COVID-19 Lockdown: Fortuitous Event or Force Majeure Exemption from Obligations

The entire Luzon has been placed under enhanced community quarantine (ECQ), also called a lockdown, by the President. On 8 March 2020, the President issued Proclamation No. 922, declaring a State of Public Health Emergency throughout the Philippines due to the Corona Virus Disease 2019 (Covid-19). A lockdown was declared on 14 March 2020 over the National Capital Region (NCR), expanded to the entire Luzon effective 17 March 2020. The ECQ has been extended to 30 April 2020; further extended to May 15 in high-risk areas. Local Government Units (LGUs) throughout the Philippines also declared a lockdown in their respective territorial jurisdictions.

The lockdown effectively closed businesses, except entities dealing in essential goods or services. To address the socio-economic impact of the lockdown, the government rolled out social amelioration programs, including the provision of grace period for loans and rentals (both residential and commercial). The grace period simply allows for the extension of the terms of payment, but does not exempt the obligor from subsequently paying the rent. The difficulty in complying with financial obligations, considering the absence of income because of the lockdown, cuts across all businesses and personal transactions, leading to a common question: can individuals or companies be excused from paying or performing their obligations by reason of a fortuitous event?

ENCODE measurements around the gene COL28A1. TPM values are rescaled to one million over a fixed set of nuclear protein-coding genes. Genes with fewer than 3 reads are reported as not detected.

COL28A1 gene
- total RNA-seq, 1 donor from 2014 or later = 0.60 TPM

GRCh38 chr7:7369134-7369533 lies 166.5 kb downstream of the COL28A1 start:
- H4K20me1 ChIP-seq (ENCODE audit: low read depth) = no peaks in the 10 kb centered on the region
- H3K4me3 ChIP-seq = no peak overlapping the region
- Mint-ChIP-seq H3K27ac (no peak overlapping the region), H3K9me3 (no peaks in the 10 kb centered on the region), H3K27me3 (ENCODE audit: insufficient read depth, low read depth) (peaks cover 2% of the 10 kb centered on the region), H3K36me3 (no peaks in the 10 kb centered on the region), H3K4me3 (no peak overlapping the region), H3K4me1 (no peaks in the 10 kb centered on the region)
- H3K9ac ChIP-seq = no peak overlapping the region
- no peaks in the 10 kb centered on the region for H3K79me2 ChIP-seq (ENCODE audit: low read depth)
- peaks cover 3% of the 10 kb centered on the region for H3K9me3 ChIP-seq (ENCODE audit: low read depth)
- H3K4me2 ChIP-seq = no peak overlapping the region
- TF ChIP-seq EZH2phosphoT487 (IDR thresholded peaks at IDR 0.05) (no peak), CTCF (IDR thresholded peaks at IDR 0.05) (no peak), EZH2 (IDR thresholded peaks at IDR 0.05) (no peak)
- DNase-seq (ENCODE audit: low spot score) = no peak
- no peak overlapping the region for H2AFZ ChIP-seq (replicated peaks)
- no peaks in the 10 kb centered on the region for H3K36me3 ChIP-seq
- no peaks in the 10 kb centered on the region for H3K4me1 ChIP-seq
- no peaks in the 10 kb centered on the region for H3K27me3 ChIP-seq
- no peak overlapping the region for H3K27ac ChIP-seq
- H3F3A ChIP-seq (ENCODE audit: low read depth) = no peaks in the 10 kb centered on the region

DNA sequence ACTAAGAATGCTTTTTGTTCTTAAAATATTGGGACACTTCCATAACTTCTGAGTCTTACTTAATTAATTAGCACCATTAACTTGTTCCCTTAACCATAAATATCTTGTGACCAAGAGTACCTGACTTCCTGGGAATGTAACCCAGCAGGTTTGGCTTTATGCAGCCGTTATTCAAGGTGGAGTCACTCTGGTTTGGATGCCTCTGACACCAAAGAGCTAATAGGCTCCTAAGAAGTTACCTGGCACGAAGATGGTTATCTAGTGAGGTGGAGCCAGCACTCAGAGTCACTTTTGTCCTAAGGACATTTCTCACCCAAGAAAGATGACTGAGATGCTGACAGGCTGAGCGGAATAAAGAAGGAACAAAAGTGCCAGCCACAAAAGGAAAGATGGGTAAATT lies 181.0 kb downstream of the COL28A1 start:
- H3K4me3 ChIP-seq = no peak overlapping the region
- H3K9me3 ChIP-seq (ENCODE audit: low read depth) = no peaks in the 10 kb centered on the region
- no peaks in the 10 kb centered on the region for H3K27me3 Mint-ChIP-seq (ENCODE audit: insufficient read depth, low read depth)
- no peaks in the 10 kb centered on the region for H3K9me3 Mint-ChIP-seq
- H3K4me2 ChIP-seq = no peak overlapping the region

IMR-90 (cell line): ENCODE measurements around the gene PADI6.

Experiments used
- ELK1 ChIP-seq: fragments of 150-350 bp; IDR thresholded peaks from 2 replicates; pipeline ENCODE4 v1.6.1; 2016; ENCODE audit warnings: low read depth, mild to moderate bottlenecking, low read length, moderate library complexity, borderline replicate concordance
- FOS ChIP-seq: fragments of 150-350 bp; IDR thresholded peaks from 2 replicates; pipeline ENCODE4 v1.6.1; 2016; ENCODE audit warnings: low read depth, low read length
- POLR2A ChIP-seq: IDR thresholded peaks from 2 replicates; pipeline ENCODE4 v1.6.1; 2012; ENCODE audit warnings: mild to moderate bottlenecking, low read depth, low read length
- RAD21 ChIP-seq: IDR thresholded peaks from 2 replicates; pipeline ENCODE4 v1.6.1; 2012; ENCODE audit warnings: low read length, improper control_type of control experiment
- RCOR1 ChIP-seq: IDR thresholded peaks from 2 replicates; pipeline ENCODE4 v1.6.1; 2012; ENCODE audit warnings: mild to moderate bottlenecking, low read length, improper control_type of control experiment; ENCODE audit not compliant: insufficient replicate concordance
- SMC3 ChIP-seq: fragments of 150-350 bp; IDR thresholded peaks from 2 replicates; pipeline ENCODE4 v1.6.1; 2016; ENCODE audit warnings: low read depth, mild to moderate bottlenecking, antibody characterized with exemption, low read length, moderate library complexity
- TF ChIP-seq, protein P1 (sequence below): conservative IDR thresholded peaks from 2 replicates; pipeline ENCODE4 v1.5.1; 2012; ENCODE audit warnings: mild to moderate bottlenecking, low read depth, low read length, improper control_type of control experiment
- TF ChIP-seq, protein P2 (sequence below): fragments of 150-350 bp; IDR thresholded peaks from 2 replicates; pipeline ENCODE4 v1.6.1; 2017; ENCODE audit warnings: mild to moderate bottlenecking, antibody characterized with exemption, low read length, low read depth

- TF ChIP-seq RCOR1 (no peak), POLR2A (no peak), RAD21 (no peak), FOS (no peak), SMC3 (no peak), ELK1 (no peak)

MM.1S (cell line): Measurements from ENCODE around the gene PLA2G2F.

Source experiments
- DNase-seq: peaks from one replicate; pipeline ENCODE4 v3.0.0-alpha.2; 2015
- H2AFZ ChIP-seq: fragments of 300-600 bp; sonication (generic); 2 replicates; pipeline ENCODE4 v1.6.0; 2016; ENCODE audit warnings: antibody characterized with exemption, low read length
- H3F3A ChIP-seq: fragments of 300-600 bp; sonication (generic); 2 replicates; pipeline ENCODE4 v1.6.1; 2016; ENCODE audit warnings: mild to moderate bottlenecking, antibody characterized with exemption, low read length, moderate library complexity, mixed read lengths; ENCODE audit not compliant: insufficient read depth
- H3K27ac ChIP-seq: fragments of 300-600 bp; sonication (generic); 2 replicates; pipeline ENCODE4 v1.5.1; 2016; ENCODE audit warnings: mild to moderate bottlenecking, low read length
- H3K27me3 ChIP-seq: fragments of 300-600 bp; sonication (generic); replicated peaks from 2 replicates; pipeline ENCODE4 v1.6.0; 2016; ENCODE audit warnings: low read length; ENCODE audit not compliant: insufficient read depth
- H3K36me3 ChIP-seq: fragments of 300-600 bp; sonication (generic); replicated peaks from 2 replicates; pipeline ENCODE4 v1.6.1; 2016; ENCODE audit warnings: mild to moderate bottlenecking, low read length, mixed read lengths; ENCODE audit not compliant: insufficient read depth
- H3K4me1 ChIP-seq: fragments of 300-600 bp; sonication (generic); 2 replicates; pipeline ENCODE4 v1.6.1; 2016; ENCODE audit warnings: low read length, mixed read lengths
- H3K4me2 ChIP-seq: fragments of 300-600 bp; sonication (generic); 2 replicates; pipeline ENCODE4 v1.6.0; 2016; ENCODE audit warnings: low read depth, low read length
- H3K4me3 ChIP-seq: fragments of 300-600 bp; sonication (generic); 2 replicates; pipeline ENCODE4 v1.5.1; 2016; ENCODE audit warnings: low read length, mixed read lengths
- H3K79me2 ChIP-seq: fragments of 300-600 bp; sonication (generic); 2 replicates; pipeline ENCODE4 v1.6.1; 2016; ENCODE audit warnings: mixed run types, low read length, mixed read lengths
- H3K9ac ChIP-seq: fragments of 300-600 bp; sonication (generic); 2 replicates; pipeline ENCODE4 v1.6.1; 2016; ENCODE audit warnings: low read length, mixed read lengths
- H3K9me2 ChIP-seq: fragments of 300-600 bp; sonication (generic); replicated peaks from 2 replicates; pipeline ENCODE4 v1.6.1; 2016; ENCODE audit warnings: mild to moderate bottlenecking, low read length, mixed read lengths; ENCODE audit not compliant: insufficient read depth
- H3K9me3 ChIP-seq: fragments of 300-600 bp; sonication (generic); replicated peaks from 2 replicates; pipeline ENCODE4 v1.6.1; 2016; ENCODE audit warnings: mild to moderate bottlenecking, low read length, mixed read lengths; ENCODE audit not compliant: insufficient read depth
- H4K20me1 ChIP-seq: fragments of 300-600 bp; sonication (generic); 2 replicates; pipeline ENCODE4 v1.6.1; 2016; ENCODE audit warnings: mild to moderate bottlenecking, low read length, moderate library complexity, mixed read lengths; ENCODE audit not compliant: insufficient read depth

A fortuitous event refers to extraordinary events not foreseeable or avoidable, events that could not be foreseen, or which, though foreseen, are inevitable. Fortuitous event is synonymous with caso fortuito and force majeure.

[See Refund of Payments for Events Affected by the Community Quarantine: Force Majeure and DTI Guidelines]

The basic rule is that no person shall be responsible for those events which could not be foreseen or which though foreseen were inevitable. 

The matter of fortuitous events is governed by Art. 1174 of the Civil Code which provides that “[e]xcept in cases expressly specified by the law, or when it is otherwise declared by stipulation, or when the nature of the obligation requires assumption of risk, no person shall be responsible for those events which could not be foreseen, or which though foreseen, were inevitable.”